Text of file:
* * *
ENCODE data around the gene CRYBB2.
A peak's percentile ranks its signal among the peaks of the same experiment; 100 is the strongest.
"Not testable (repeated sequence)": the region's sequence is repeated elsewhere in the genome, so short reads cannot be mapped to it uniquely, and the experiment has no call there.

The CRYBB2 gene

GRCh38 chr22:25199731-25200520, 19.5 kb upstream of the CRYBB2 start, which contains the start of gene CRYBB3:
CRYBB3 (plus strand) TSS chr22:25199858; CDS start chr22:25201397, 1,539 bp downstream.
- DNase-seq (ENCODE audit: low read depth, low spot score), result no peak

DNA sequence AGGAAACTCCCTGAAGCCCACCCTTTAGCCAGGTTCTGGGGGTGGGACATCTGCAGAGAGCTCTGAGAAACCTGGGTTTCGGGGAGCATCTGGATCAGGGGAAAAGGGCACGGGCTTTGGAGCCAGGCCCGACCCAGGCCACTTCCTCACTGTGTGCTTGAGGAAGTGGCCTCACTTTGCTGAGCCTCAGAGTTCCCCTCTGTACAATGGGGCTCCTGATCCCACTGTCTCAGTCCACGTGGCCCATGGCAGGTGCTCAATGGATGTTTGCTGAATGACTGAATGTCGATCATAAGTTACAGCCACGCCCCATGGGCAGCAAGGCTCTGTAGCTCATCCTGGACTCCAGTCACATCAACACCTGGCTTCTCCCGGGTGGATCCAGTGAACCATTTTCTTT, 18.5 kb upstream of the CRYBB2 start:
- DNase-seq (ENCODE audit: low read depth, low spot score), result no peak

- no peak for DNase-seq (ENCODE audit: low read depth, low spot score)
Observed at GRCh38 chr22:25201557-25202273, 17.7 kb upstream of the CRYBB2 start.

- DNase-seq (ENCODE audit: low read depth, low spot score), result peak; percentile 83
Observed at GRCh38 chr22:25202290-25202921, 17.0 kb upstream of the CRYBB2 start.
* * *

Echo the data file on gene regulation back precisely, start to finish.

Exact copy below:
ENCODE data around the gene CRYBB2.
A peak's percentile ranks its signal among the peaks of the same experiment; 100 is the strongest.
"Not testable (repeated sequence)": the region's sequence is repeated elsewhere in the genome, so short reads cannot be mapped to it uniquely, and the experiment has no call there.

The CRYBB2 gene

GRCh38 chr22:25199731-25200520, 19.5 kb upstream of the CRYBB2 start, which contains the start of gene CRYBB3:
CRYBB3 (plus strand) TSS chr22:25199858; CDS start chr22:25201397, 1,539 bp downstream.
- DNase-seq (ENCODE audit: low read depth, low spot score), result no peak

DNA sequence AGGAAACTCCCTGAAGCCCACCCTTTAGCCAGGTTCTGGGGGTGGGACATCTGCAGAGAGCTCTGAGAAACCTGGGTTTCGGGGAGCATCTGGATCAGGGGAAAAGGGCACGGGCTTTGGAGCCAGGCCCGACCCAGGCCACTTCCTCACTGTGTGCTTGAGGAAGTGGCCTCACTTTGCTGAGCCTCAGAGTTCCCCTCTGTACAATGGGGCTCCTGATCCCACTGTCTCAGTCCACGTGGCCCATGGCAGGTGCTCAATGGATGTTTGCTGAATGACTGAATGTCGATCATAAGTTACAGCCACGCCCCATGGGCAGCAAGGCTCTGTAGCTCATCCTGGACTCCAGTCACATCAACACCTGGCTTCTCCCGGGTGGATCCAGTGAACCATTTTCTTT, 18.5 kb upstream of the CRYBB2 start:
- DNase-seq (ENCODE audit: low read depth, low spot score), result no peak

- no peak for DNase-seq (ENCODE audit: low read depth, low spot score)
Observed at GRCh38 chr22:25201557-25202273, 17.7 kb upstream of the CRYBB2 start.

- DNase-seq (ENCODE audit: low read depth, low spot score), result peak; percentile 83
Observed at GRCh38 chr22:25202290-25202921, 17.0 kb upstream of the CRYBB2 start.